The power of expectations for company officers

When expectations are clear, consistent, and honorable, people will do anything within their power to meet them

Years ago, I worked for awhile as an Outward Bound instructor. In this role, I led groups into the wilderness for weeks at a time. The participants carried very heavy packs, slept under tarps, cooked their own food over small camp stoves, hiked all day in bad weather, and went without showers or other bathroom facilities for the duration.

They also paid a lot of money for the opportunity to do this, and at the end, almost universally said it was one of the best experiences of their lives.

I stayed in touch with some of my students in the program, and a year later, one of them told me about a recent trip to Mexico that had really disappointed him.

He had stayed in a beach hotel in Cancun and one day the electricity was off, and there was no hot water. He had also found the hotel rooms to be shabby and felt the whole trip was a major ripoff.

When he told me this, I had to laugh. This guy had loved Outward Bound, which by any standard was a much less comfortable experience than his Cancun hotel. Outward Bound had cost more than his Mexican vacation as well. Yet he loved one and hated the other. He replied, "You don't understand. When you do Outward Bound, you expect to be uncomfortable."

The source of unhappiness
Someone once said that unmet expectations are the source of all unhappiness. My friend's experiences were a clear illustration of that principle.

While doing Outward Bound, he expected to be challenged by the experience and uncomfortable at times, and when this is what occurred, he was happy. When staying at a luxury beach hotel, he expected to have good service and consistent amenities, and when this was not always the case, he was dissatisfied.

Expectations are a powerful thing. Research shows that people are more motivated to meet expectations than do just about anything else, even to excel. So if the expectation is to excel, they will try to do that. But if the expectation is for mediocre performance or blind obedience, that is what they will strive for.

The implications for the company officer are clear. No one establishes expectations more clearly than the lieutenant or captain in any given station. When new firefighters come into the station, they look primarily to the officer to learn what is okay and not okay, what behaviors seem to be rewarded and which ones bring ridicule, what to always do at a fire and what to never do.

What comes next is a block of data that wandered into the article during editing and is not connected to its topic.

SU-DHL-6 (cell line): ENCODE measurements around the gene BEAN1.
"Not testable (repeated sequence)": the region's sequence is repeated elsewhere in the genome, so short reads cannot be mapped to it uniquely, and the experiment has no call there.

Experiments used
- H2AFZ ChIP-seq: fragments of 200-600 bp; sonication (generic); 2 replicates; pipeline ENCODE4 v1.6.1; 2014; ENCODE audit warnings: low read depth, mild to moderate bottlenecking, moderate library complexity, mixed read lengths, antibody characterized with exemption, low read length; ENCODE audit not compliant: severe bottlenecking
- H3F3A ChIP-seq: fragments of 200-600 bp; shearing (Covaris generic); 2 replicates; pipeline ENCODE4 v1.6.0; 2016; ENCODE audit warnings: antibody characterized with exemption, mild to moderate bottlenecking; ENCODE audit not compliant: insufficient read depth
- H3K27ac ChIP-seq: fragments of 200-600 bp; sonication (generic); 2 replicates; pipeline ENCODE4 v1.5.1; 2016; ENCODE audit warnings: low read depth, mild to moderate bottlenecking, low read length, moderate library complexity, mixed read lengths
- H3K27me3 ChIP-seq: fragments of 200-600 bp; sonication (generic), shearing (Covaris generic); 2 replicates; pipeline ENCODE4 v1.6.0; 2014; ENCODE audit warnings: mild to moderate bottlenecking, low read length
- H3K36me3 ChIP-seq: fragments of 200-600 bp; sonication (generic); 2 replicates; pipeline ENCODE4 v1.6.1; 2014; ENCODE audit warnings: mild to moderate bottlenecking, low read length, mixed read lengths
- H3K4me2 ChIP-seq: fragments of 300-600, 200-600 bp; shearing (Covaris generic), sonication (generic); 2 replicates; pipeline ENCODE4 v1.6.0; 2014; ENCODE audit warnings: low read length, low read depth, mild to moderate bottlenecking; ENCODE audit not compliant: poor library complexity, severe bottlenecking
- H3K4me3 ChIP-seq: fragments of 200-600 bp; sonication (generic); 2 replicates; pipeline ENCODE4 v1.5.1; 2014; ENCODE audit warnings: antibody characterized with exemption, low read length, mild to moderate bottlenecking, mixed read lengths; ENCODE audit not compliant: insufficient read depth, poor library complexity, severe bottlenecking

These expectations become the framework by which those firefighters measure their own success.

Expectations are conveyed in many ways. Most departments have SOPs or SOGs to guide behavior and decision-making. Most officers also give some explicit direction to newer firefighters about what they want them to do on different types of emergency calls. Performance evaluations provide a formal venue for giving feedback.

But what about the less formal ways that expectations are expressed? Actions really do speak louder than words. Officers who say one thing ("Racial harassment will not be tolerated") but then are the first to tell racial jokes, or those who spend hours on personal business during the workday are sending a clear message to the firefighters on their crews about what kinds of behavior are okay.

It is not surprising that firefighters who are eager to meet expectations might attempt to do so by imitating these behaviors.

One of the problems for officers comes when they try to differentiate between their role as an authority figure and their role as just another person in the station.

When officers tell an inappropriate joke, they might feel that it is on their own time, and not as an officer, and so no larger expectation should be formed as a result.  But the fact is, what a fire officer does at work, during every minute of every 14 or 24 or 48 hours shift, is always as an officer first when seen through the eyes of those on the crew.

Does this put a burden on the company officer? Most definitely. It is the burden of leadership, for which the rewards may be great.

Every firefighter remembers an officer early in his or her career who defined what it meant to be a successful firefighter and a real member of the crew and the department.

What good officers do
Good officers understand that everything they do — their words, their actions, their choice to either speak up or stay silent — have the effect of conveying clear expectations to the firefighters who work for them.

Managing expectations is not easy. Officers need to set goals at a high yet attainable standard, and need to equip their crews with the skills and tools to meet those goals.

Officers must make sure that the way they communicate is effective for the diverse people who work with them. They need to be conscious about giving positive reinforcement and not just corrective criticism.

They must bring their authentic selves to their positions, while never forgetting that others are constantly looking to them to understand what it means to succeed.

When expectations are clear, consistent, and honorable, people will do anything within their power to meet them. But if expectations are expedient, unfair, inconsistent, or disrespectful, that is what you are likely to get in return.

Never underestimate the power you have when it comes to expectations.

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